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Homework Help: Calculus (Larson, et al) 9th ed: p. 169 #29: No match to answer key.

  1. Jun 11, 2010 #1
    "Calculus" (Larson, et al) 9th ed: p. 169 #29: No match to answer key.

    1. The problem statement, all variables and given/known data
    Locate the abs extrema on the interval of the function:
    y=t-|t-3| for interval [-1,5]

    2. Relevant equations
    |x|=[tex]\sqrt{x^{2}}[/tex]


    3. The attempt at a solution
    I thought this would essentially be a subtraction rule and chain rule...

    y'=1-((1/(2|t-3|))*2(t-3)*1)
    y'=1-((t-3)/(|t-3|))
    y'=(|t-3|-t+3)/|t-3|

    Critical # at y=3

    t(-1)=-5
    t(3)=3
    t(5)=3

    abs maxima at (5,3) and (3,3)
    abs minimum at (-1,-5)

    Unfortunately, the answer key lists abs max (3,3) and abs min (-1,-1). I don't even get the (-1,-1) since t(-1) is -5...
    If anyone has any guidance, please feel free to let it flow!
     
  2. jcsd
  3. Jun 11, 2010 #2

    Mark44

    Staff: Mentor

    Re: "Calculus" (Larson, et al) 9th ed: p. 169 #29: No match to answer key.

    It's much easier not to differentiate for this problem. On [-1, 3] the graph is a straight line with slope 2 and y-intercept -3. On [3, 5], the graph is horizontal.

    I agree with you that the answer key is wrong. y(-1) = -5, not -1.
     
  4. Jun 11, 2010 #3
    Re: "Calculus" (Larson, et al) 9th ed: p. 169 #29: No match to answer key.

    typo? perhaps they want (1,-1) which is indeed a smaller abs(1-abs(1-3))=1 than abs(-1-abs(-1-3))=5 (edit: let me plot this to see...)

    edit: okay after plotting we have a line with positive slope 2, and a horizontal line intesecting at (3,3).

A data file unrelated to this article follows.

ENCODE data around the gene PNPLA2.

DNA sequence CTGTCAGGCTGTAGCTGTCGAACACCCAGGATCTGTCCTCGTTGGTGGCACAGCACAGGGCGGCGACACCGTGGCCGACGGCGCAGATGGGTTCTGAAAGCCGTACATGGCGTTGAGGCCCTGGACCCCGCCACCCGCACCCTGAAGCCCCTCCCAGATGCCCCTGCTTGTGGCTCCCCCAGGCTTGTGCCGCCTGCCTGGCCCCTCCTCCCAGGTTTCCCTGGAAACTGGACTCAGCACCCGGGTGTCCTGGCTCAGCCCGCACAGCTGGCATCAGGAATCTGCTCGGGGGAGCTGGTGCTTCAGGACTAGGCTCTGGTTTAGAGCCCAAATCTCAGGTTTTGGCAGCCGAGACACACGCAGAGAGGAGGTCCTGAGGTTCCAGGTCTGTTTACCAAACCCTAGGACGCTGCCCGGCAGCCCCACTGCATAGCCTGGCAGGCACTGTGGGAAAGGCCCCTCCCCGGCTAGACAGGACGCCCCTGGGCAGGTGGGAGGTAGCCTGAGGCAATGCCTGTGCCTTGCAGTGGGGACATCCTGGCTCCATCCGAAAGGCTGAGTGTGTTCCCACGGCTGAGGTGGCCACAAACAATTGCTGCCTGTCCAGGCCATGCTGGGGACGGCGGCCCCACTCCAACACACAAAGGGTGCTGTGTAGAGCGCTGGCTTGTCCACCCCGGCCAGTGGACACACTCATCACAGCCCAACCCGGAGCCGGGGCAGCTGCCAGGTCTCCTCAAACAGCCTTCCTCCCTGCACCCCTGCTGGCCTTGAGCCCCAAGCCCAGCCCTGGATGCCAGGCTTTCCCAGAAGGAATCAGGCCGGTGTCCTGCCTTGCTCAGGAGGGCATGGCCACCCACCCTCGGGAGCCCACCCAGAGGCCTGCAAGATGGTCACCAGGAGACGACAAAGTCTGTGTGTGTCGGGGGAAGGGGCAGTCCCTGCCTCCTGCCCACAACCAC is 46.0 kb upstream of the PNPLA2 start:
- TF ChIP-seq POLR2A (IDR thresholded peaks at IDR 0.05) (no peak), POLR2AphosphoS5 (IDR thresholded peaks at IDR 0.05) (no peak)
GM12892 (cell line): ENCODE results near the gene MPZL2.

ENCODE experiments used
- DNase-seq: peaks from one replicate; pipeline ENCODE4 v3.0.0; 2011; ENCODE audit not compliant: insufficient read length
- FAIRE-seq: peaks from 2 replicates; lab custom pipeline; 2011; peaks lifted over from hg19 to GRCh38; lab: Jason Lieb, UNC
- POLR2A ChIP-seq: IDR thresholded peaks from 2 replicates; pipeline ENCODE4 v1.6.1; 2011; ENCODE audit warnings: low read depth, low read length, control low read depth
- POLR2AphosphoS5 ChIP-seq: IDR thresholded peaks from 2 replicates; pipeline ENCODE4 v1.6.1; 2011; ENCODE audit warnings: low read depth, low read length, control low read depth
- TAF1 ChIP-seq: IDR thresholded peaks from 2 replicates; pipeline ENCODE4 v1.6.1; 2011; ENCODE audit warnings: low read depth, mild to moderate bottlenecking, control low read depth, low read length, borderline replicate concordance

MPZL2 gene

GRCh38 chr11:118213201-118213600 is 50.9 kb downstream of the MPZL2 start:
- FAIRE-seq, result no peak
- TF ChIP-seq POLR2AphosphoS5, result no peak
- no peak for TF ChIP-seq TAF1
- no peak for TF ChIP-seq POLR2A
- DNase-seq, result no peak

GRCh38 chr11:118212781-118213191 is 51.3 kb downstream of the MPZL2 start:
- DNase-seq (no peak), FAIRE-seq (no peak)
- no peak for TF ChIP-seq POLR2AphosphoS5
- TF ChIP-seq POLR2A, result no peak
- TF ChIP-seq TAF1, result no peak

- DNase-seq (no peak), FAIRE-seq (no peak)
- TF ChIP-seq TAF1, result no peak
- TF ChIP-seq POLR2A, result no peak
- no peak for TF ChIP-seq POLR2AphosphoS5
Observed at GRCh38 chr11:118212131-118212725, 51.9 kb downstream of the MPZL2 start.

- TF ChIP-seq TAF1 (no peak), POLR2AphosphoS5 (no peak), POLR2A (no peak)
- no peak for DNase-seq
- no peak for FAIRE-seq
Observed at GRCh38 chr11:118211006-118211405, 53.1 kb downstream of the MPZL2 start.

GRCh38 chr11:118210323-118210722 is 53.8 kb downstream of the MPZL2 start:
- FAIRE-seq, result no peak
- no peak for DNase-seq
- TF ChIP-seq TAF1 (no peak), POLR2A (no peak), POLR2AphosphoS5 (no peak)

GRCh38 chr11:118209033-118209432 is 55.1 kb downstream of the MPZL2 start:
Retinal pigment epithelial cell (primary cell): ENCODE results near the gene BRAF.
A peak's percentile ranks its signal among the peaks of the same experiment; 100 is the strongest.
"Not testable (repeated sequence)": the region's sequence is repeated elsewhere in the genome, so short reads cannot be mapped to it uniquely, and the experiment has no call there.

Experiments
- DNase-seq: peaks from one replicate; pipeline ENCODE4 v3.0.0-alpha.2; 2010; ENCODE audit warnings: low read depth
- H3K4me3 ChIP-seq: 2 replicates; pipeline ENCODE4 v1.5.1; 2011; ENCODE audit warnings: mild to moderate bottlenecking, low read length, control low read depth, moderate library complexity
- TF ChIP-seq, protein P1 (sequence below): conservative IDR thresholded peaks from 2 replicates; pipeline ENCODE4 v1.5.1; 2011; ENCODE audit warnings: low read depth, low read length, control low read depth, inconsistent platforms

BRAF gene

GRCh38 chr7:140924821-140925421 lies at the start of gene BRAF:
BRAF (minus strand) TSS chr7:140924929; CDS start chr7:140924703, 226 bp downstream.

so the critical points must be: (-1,-5), (3,3), (5,3) but in absolute value the first is the max and the second two are the min...sigh...
     
    Last edited: Jun 11, 2010
  5. Jun 11, 2010 #4
    Re: "Calculus" (Larson, et al) 9th ed: p. 169 #29: No match to answer key.

    @Mark44:
    I agree that inspection of the graph is easier for this problem, but my professor likes for us to show critical numbers.

    @xaos:
    Once you pointed out the evaluation at 1 (rather than -1), a typo seems to be the most logical conclusion.


    Respectfully to all,

    Aaron
     
  6. Jun 12, 2010 #5

    HallsofIvy

    User Avatar
    Science Advisor

    Re: "Calculus" (Larson, et al) 9th ed: p. 169 #29: No match to answer key.

    Then show critical numbers- inspection of the graph shows that the derivative is 0 for all x greater than 3 and that the derivative does not exist at x= 3.

     
  7. Jun 12, 2010 #6
    Re: "Calculus" (Larson, et al) 9th ed: p. 169 #29: No match to answer key.

    I appreciate the input. I have set about working out analytical that for all real t>3 y'=0.


    Respectfully,

    Aaron
     
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